UCSB Science Line
Sponge Spicules Nerve Cells Galaxy Abalone Shell Nickel Succinate X-ray Lens Lupine
UCSB Science Line
How it Works
Ask a Question
Search Topics
Our Scientists
Science Links
Contact Information
How do you find the right formula in any problem?
Question Date: 2017-05-17
Answer 1:

This is an interesting question, and is very problem dependent. However, there are a few things to keep in mind when problem solving. The first is to consider what variables you are given, and what variable(s) you are trying to solve for. The next thing to consider is what equations you have available to you and how the variables in those equations match up to the variables that you are considering in your problem. Can you find an equation which consists of all of the variables you are using, without any extraneous variables to consider? Or can you find a couple of equations which you can combine to get the same effect If so, take that equation, and then manipulate it algebraically to obtain an equation which has the variable you are solving for on the left side, followed by an "equals" sign, followed by an expression! I hope this helps!

Answer 2:

This is a really broad question. I think there is no easy answer that can apply to all. I do think there are probably some ingredients (maybe not a complete list) that can be helpful:

a) Never stop learning. I mean not just the text books. You can learn from everywhere, classroom, internet, friends, people, ...etc. This would serve as the basics.

b) Critical thinking. Some problems may look tacky, but once you understand the essence, they won't be that scary anymore.

c) Communicating. Just like that you are asking questions here. You may get the good solutions from another experienced person. There are many other resources that you can turn to. Don't try to solve all problems by your own.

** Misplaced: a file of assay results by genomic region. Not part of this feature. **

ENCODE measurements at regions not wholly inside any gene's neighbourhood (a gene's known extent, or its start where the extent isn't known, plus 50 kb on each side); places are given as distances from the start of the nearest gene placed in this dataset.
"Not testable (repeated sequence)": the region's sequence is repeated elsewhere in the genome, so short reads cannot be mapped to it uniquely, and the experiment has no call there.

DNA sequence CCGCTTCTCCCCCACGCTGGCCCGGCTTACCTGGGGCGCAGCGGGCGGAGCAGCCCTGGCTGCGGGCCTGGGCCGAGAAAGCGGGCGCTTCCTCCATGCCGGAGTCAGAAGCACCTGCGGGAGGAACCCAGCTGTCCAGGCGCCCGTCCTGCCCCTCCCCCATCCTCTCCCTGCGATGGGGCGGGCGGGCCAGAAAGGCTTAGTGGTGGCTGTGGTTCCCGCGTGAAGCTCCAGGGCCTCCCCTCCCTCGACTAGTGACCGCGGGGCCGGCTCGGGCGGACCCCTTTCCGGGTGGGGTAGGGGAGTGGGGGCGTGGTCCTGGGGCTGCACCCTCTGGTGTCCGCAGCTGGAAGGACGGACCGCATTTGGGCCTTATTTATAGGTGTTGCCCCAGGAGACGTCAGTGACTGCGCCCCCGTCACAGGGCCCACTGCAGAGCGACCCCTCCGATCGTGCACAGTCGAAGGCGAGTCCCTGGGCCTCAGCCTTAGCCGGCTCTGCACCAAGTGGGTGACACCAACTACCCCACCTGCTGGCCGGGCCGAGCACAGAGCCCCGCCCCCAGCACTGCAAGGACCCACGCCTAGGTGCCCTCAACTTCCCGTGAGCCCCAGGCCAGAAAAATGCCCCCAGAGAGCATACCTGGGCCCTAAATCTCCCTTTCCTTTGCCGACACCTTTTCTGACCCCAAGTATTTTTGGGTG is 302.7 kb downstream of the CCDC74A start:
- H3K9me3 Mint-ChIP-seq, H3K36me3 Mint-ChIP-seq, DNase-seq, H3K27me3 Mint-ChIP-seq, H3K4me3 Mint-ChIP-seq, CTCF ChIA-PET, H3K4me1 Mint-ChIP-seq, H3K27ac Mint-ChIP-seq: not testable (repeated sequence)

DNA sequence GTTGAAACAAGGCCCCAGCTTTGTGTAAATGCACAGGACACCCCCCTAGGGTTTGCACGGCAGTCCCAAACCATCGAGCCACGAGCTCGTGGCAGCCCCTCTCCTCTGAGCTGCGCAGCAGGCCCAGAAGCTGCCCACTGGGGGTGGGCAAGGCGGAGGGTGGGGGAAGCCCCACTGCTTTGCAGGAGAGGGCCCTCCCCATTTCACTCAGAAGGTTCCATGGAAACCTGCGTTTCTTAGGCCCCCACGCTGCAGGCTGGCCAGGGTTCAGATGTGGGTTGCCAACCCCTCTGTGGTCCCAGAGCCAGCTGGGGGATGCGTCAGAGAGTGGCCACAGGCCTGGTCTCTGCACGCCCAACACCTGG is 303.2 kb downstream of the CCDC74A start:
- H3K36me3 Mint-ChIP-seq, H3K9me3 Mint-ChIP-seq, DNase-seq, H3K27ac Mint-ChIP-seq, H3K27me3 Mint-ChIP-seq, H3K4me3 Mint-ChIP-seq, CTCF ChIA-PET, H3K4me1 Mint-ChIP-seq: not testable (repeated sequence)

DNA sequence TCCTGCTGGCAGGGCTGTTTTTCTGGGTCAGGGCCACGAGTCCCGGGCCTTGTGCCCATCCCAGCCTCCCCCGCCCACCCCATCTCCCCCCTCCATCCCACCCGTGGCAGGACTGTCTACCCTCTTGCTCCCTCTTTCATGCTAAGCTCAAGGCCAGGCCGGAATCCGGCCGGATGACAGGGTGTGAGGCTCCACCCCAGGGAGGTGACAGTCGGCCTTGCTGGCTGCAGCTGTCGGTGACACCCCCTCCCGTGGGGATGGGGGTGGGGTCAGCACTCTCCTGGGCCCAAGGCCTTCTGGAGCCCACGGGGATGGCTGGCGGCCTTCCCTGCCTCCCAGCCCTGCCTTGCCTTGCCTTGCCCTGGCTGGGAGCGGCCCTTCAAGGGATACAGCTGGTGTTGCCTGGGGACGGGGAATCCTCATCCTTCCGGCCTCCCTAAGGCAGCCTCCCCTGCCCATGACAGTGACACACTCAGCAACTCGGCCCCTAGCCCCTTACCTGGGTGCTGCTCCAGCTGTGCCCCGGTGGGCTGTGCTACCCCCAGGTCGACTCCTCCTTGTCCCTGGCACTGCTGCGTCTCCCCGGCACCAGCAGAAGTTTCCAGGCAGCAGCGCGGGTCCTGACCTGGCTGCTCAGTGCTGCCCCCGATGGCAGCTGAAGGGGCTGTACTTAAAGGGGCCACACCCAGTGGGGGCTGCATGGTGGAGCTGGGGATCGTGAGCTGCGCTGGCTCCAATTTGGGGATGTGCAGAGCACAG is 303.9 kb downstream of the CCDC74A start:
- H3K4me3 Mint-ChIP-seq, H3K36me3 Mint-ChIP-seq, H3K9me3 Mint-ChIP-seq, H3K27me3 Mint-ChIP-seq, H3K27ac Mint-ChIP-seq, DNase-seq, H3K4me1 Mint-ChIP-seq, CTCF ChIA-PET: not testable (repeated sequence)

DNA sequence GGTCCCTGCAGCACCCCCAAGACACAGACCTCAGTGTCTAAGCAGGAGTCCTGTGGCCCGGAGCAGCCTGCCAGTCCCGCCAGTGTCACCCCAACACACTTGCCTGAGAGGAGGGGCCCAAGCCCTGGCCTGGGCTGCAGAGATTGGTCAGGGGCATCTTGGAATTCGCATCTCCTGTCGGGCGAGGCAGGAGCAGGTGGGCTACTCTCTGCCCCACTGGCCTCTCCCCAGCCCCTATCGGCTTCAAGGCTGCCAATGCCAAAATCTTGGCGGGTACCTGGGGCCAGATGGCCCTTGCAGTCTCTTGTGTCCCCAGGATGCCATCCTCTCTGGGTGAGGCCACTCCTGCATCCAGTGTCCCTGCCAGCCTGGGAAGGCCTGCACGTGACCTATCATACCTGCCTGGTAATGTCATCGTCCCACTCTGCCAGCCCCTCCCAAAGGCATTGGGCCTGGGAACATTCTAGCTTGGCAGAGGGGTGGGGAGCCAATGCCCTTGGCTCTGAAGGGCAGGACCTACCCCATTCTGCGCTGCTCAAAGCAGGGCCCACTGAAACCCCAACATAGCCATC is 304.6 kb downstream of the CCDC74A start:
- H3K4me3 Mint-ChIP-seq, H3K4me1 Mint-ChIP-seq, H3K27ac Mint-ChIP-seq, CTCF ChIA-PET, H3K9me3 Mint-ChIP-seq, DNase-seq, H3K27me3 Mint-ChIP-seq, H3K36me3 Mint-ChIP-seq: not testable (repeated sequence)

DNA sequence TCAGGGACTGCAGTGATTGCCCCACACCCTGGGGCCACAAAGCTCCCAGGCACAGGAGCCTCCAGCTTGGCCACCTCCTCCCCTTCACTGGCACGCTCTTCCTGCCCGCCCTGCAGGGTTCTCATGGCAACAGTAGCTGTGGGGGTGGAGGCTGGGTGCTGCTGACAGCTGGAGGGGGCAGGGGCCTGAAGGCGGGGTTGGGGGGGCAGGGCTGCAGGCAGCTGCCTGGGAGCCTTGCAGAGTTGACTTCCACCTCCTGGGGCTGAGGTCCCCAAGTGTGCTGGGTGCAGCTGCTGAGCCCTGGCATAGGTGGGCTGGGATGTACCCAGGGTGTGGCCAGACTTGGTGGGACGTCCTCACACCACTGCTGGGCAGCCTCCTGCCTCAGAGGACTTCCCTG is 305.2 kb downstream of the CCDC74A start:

Answer 3:

There's no simple answer for finding the right formula in any problem. Learning and thinking are the only answers I know. I sent your question to my brother who used to teach math in high school and college. I asked him if he had any words of wisdom. If he has an answer, I'll send it along.

That's a question you can work on for the rest of your life!

Answer 4:

One of the hardest part of moving up levels in school is the sheer amount of formula and equations you need to know. This gets really stressful; however, there is some ways to solving problems easily.

First, try to understand what you are reading. Then, try to find clues to what you are solving.

For instance, if a word problem states how long something is, you know the answer needs to be some meaurement such as meters, instead of grams (as grams is talking about an amount rather than the height of something). Also, look for certain key words such as "average" or the "probabilty of", which can further help you know which formulas to use.

Know that there are a lot of formulas, but most of the formulas are actually derived by a simple formula.

I guess a more simple way to knowing which formulas to use is A LOT of practice! Whenever you do a problem, keep trying to make a connection with the formula to the problems. As you get more and more used to the formulas with the problem, you will get better connecting problems to formulas.

Answer 5:

Physics has equations that describe the various elements in nature. The trick in doing most physics problems is figuring out what the various terms in each of these equations are. It's basically a word problem. What you want to do is to narrow down the list of equations and the list of unknowns until the number of unknowns is less than or equal to the number of equations. Solving it at that point becomes just an algebra problem.

Answer 6:

That’s a great question. Formulas are incredibly important in science, and though it may seem like there are a lot, they are all related in some way! Formulas depend on variables, or things that can change like time and distance. My advice to you is to write down all of your variables as you read the question, and then look for formulas that contain the variables you have and the variable that you are missing!

Click Here to return to the search form.

University of California, Santa Barbara Materials Research Laboratory National Science Foundation
This program is co-sponsored by the National Science Foundation and UCSB School-University Partnerships
Copyright © 2020 The Regents of the University of California,
All Rights Reserved.
UCSB Terms of Use